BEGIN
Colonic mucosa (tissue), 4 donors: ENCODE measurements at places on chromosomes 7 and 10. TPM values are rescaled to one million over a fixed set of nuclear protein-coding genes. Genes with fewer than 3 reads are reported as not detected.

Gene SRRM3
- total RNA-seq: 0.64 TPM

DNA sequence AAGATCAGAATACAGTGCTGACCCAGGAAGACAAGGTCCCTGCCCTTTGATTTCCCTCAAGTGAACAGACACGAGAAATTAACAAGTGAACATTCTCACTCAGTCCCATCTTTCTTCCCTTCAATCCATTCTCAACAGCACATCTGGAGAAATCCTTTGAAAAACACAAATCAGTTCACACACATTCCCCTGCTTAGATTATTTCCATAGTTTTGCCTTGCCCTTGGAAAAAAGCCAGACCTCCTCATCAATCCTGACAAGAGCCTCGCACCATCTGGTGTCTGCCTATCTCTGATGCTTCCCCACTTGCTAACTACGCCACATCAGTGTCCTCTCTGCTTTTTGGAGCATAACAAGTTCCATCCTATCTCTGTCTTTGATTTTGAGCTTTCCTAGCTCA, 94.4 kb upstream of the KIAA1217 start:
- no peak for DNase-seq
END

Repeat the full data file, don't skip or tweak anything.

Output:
Colonic mucosa (tissue), 4 donors: ENCODE measurements at places on chromosomes 7 and 10. TPM values are rescaled to one million over a fixed set of nuclear protein-coding genes. Genes with fewer than 3 reads are reported as not detected.

Gene SRRM3
- total RNA-seq: 0.64 TPM

DNA sequence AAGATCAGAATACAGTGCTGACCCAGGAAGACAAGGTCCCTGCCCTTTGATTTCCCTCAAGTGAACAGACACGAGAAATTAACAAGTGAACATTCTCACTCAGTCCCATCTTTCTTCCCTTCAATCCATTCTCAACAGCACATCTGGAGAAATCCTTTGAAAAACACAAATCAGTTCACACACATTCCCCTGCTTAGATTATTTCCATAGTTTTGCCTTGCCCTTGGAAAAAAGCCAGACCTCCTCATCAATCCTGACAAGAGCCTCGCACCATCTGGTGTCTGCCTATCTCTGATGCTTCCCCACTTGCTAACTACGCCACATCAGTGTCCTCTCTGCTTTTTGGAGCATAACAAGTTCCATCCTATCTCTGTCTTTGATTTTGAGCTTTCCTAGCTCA, 94.4 kb upstream of the KIAA1217 start:
- no peak for DNase-seq